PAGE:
An ad hominem argument is a perfectly legitimate form of reasoning. It doesn’t prove the disputant’s position to be true, but it proves the opponent’s position to be false. And that is a necessary step in apologetics.


As distinguished from an ad hominem argument, an ad hominem attack is not about the merits of the case, but about the merits of the man.

An ad hominem attack is a special case of the genetic fallacy. The disputant attacks the character and credentials of his opponent to impeach his credibility. If he can’t find anything wrong with him, he will shift to guilt-by-association.

An ad hominem attack is often characterized by a heavy dose of invective and labeling. Indeed, it may be pure invective, as a substitute for reasoned argument.

As soon as the opponent is classified as a “fundamentalist,” “rightwing extremist,” “creationist,” there is nothing more to say—as if mere assignment to a certain social class were any sort of argument against one’s membership in said class.

There is nothing wrong with labeling. But at some point the disputant needs to make a case for why, exactly, such group-membership is invidious.

As a rule, this is a red herring. Even if the opponent were a hypocrite, his position may still be true. May well be true.

A very influential version of the ad hominem attack is the Freudian analysis of faith as wishful thinking. This has its sociological counterpart in the theories of Marx and Durkheim.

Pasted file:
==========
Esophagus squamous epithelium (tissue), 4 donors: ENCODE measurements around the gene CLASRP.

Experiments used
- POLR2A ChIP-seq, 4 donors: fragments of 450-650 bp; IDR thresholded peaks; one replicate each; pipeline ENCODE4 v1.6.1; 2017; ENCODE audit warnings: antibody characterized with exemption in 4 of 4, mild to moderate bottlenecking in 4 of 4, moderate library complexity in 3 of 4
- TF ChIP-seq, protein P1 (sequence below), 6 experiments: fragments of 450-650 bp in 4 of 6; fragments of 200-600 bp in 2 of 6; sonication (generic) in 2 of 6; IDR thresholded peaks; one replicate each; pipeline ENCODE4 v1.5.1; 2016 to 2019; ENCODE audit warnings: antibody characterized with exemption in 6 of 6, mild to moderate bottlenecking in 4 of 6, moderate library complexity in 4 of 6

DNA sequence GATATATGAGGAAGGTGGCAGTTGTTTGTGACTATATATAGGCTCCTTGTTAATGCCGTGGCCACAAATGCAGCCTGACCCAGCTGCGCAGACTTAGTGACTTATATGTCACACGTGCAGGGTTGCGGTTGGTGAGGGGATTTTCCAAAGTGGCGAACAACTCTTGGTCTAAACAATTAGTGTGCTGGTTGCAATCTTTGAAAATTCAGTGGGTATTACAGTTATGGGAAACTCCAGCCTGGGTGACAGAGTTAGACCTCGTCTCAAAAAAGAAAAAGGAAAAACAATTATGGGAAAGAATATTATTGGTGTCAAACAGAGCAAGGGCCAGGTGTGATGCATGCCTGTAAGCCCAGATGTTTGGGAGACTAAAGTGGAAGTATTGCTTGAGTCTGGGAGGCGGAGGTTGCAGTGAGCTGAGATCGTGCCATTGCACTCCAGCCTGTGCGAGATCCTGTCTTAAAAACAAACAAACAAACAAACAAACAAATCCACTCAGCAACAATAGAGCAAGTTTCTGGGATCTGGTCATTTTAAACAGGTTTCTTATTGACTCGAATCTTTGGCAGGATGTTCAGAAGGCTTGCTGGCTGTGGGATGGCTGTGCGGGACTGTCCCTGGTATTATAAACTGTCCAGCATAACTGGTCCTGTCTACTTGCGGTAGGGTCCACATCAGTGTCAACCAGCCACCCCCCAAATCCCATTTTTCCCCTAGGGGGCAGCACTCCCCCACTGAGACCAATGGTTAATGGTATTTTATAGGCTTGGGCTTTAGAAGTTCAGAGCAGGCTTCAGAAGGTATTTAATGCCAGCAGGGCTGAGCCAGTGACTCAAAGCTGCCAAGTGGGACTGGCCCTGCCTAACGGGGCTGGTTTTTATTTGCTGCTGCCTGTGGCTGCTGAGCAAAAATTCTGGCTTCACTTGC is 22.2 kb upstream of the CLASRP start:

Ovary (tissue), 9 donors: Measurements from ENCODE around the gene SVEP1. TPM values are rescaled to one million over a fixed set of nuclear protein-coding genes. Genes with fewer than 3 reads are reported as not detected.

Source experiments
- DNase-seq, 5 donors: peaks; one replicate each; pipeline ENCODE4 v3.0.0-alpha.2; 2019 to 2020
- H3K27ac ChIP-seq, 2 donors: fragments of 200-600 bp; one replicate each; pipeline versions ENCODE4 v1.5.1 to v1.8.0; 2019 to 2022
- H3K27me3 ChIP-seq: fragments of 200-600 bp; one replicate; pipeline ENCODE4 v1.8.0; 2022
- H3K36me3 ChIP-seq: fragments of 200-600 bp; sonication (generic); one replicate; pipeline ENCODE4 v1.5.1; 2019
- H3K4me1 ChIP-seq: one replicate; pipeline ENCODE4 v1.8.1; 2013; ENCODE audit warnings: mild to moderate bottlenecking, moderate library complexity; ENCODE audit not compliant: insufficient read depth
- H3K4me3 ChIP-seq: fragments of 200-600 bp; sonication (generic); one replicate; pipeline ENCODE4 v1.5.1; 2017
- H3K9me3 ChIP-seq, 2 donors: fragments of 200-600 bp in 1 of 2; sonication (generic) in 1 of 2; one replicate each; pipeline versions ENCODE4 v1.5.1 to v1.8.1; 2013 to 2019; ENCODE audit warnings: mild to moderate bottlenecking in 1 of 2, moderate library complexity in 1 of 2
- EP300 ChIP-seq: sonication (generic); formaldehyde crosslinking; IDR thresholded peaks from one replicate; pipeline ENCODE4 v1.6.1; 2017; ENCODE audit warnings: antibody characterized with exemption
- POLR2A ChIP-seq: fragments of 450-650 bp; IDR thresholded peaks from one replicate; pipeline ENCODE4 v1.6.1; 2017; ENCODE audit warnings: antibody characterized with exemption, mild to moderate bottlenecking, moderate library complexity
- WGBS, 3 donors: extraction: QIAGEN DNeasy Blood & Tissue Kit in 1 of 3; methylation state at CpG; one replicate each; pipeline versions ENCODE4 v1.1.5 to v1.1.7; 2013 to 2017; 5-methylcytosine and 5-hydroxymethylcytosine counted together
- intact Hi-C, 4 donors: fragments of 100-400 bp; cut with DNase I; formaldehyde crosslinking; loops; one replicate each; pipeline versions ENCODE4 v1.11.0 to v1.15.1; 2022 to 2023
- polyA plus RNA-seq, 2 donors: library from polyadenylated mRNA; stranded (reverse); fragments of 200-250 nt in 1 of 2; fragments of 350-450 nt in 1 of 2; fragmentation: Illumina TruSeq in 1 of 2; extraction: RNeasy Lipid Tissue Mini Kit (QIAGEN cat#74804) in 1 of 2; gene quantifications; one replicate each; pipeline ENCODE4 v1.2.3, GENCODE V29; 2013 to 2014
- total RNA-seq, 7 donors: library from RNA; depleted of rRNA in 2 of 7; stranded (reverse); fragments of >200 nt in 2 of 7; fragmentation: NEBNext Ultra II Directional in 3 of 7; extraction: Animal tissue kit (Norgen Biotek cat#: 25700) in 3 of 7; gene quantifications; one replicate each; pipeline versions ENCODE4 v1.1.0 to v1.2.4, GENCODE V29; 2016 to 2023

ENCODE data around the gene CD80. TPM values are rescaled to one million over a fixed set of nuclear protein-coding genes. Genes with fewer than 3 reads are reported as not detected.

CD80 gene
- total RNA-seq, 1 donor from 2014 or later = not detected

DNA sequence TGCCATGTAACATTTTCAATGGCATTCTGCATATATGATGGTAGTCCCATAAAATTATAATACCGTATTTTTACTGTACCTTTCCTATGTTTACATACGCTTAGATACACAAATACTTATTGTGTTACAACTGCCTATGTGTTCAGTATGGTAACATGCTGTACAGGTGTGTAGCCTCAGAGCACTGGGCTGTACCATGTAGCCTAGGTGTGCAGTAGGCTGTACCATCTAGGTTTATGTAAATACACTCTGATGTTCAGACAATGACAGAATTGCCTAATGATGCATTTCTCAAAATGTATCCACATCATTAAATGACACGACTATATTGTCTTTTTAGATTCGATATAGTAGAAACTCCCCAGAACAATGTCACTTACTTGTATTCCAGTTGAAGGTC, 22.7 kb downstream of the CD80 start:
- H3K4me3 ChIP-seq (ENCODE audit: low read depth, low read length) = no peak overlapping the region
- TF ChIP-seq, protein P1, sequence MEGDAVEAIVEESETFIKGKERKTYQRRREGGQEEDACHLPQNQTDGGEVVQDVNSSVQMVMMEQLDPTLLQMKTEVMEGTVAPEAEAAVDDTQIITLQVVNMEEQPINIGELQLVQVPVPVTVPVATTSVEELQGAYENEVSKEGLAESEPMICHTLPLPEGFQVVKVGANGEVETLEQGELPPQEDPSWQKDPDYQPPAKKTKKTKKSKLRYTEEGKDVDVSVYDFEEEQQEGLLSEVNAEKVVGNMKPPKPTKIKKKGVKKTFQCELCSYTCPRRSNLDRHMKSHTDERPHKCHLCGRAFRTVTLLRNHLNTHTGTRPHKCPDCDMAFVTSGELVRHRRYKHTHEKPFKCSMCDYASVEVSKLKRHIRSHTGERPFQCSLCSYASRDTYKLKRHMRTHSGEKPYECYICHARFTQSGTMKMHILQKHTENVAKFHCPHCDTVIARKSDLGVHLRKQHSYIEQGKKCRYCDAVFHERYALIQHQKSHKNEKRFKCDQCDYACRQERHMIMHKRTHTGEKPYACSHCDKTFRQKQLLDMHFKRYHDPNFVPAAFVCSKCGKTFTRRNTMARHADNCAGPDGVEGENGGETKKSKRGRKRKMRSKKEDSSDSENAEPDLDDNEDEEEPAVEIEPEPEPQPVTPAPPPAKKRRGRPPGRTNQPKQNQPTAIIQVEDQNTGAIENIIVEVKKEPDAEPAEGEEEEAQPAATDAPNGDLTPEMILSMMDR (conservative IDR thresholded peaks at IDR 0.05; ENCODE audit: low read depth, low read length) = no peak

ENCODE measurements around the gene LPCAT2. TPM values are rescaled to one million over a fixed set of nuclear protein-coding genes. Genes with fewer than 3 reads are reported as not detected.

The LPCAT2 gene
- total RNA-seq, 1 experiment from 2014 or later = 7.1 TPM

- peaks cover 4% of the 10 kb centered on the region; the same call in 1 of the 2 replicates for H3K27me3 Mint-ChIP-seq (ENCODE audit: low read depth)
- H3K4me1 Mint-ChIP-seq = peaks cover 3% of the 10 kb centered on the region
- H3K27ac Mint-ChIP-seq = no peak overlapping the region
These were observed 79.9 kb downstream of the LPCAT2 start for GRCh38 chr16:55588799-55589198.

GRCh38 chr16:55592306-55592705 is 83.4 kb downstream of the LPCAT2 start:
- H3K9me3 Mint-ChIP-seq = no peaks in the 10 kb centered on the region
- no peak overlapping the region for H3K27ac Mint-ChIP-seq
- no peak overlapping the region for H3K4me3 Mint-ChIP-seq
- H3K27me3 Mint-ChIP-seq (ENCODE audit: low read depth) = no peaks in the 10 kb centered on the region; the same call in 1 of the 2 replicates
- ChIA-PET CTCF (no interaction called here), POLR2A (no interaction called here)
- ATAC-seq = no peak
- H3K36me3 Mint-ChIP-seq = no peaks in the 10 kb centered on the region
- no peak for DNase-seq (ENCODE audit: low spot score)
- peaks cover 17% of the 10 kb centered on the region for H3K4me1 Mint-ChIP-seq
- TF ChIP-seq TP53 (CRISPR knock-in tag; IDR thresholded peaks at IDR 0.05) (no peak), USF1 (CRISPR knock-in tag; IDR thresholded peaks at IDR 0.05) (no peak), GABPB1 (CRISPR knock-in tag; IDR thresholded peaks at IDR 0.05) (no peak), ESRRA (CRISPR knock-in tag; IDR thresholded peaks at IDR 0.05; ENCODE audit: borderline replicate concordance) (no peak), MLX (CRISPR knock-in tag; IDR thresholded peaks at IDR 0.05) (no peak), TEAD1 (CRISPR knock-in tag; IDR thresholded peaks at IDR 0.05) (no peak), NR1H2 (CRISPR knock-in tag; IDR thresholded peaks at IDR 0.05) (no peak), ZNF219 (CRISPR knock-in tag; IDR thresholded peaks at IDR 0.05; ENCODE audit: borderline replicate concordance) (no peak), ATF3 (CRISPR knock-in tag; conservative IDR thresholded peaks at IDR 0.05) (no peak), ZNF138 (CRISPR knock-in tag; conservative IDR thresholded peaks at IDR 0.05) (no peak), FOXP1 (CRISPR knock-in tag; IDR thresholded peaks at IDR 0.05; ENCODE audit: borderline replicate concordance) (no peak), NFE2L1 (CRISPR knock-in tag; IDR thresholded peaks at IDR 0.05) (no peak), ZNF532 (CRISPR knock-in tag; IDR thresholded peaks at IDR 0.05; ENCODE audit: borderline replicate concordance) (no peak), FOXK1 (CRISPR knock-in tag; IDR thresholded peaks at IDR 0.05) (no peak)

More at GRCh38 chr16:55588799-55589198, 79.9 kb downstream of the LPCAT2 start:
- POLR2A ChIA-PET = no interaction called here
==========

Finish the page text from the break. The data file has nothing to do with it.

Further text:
The assumption here is that if faith serves a certain function, it is reducible to a functional role, as if there’s no external referent which answers to the object of faith.

A problem with this line of argument is that it cuts both ways, for unbelief is also subject to a functional analysis. The unbeliever is suffering from a father-complex, negative transference, secular social conditioning, &c.

Having said all that, there are circumstances in which an ad hominem attack is legitimate. For example, it’s not prudent to hire a homosexual Scout master, or a philanderer to serve as your pastor, or a convicted embezzler to be a bank executive.

There are also situations in which it is not inappropriate to judge a man by the company he keeps. If a man spends his evenings and weekends at the local bathhouse, that is a pretty good indication of his sexual orientation.